Ross Mackenzie

In response to President Obama's West Point lecture on Afghanistan, a lecture back....

Sir, a rhetoric teacher or debate judge might grade your remarks this way: well delivered but poorly reasoned.

You have embraced precisely the sort of surge for Afghanistan that you vehemently opposed for Iraq. Yet, as on March 17 when you authorized 21,000 additional troops after (you said) "a careful policy review," you failed to deploy the word victory -- victory being what the surge achieved in Iraq. At West Point, you used "a successful conclusion" "a responsible end," even (omigosh!) "defeat." If you truly want to bring the Afghans to your side, as well as an American people big on winning, you will do well to add victory to your vocabulary.

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You should move beyond your obsessive blame of your predecessor, and recognize the war as now yours. It is particularly so with your authorization of 51,000 U.S. troops for Afghanistan since your inauguration (21,000 in March plus 30,000 Tuesday night) -- more than half the 100,000 who will be there in July, 2011, when you have stipulated you will begin to move them out.

Why? Why give the enemy a date certain? Why tell al Qaeda and the Taliban, who are notoriously patient, that they need lie low for only another 18 months? Is it because President Bush refused to do it in either Afghanistan or Iraq? Is it because John McCain, singularly right about the surge in Iraq, also had it right following your West Point lecture: The way you win wars is to break the enemy's will, not to announce dates that you are leaving? Why provide a timeline when your own secretary of defense -- in two September interviews -- termed any timeline for withdrawing American troops from Afghanistan a strategic mistake?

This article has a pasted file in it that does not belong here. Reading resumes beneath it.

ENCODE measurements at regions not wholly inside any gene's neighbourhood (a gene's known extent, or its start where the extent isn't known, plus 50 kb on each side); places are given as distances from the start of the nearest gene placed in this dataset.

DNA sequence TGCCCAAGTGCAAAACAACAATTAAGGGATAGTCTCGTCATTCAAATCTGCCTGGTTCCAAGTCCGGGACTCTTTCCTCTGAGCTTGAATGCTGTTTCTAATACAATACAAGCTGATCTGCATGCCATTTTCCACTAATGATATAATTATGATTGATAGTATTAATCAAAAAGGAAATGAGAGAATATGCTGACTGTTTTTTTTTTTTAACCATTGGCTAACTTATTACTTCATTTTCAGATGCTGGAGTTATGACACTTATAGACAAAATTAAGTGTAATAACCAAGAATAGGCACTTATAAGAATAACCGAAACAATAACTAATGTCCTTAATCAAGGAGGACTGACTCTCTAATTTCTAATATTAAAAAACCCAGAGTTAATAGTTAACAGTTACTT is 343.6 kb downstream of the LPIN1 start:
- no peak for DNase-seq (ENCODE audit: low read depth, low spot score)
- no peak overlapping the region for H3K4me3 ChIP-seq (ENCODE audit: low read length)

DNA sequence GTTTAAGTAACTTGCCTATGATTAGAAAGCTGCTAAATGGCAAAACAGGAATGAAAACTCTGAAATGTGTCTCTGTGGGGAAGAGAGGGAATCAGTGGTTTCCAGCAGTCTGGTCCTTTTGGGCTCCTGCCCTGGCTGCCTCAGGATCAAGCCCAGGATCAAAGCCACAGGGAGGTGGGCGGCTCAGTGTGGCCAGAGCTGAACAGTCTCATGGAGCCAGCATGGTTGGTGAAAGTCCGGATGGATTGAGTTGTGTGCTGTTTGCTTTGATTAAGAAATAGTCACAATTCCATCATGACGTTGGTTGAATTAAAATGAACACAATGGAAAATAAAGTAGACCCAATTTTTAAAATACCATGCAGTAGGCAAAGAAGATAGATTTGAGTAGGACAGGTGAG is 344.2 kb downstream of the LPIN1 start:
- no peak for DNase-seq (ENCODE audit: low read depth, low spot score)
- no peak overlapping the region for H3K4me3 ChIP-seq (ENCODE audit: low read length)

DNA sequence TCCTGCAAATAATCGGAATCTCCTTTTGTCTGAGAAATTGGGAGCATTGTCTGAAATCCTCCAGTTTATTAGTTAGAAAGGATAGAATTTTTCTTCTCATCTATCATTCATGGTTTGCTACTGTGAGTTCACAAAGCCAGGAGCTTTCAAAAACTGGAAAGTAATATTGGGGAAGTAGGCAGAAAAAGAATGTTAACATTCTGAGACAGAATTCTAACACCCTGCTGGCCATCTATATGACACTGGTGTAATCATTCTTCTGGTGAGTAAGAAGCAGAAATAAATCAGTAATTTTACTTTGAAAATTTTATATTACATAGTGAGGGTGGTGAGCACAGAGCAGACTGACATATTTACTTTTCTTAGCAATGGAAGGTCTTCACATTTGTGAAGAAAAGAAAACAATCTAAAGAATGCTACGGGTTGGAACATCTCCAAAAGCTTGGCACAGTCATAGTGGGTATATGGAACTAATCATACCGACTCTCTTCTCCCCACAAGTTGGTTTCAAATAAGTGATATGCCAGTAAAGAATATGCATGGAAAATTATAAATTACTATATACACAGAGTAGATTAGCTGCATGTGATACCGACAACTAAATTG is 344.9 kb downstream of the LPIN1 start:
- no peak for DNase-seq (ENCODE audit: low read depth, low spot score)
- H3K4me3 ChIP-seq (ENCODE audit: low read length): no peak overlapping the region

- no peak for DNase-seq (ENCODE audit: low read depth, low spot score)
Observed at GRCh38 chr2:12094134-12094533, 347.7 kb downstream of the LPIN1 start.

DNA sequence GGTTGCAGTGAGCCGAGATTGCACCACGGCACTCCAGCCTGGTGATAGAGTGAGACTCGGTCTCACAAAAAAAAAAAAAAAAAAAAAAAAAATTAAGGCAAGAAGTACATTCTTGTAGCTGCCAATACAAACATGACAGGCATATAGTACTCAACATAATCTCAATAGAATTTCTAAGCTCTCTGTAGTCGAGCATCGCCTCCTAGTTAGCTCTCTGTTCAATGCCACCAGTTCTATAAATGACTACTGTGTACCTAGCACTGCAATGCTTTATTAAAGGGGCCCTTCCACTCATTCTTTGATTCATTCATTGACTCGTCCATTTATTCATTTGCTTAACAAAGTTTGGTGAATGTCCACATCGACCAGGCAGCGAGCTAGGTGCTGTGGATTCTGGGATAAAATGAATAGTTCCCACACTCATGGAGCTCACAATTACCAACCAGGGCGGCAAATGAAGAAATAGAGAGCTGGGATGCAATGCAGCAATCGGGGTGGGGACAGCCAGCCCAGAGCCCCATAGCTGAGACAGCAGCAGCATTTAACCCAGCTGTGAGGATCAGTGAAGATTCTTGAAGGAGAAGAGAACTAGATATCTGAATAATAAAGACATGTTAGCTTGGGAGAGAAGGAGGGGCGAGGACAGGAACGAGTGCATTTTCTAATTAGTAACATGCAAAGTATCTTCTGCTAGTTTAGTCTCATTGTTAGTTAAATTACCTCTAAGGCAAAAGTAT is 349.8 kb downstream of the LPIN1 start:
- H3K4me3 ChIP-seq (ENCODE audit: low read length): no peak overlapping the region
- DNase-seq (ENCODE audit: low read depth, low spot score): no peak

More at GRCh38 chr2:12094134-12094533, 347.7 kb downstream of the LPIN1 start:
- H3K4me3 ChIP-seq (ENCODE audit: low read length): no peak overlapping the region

DURING your campaign, you referred to Afghanistan as the good war, in contrast with the presumably bad Bush-Cheney war in Iraq. Addressing the Veterans of Foreign Wars on August 17, you termed Afghanistan a war of necessity -- evidently in contrast with the Bush-Cheney war of choice in Iraq.

Yet at West Point, you told the cadets that they and their fellow men and women at arms will risk their blood and their lives in a war whose goodness and "necessity" will end 18 months from now so you can move forward with your wars of choice to -- among other things -- close Guantanamo and prosecute its jihadists in civilian courts, end don't-ask-don't-tell, raise taxes, combat global warming, and shove socialized medicine down the nation's throat like broccoli.

Ross Mackenzie

Ross Mackenzie lives with his wife and Labrador retriever in the woods west of Richmond, Virginia. They have two grown sons, both Naval officers.

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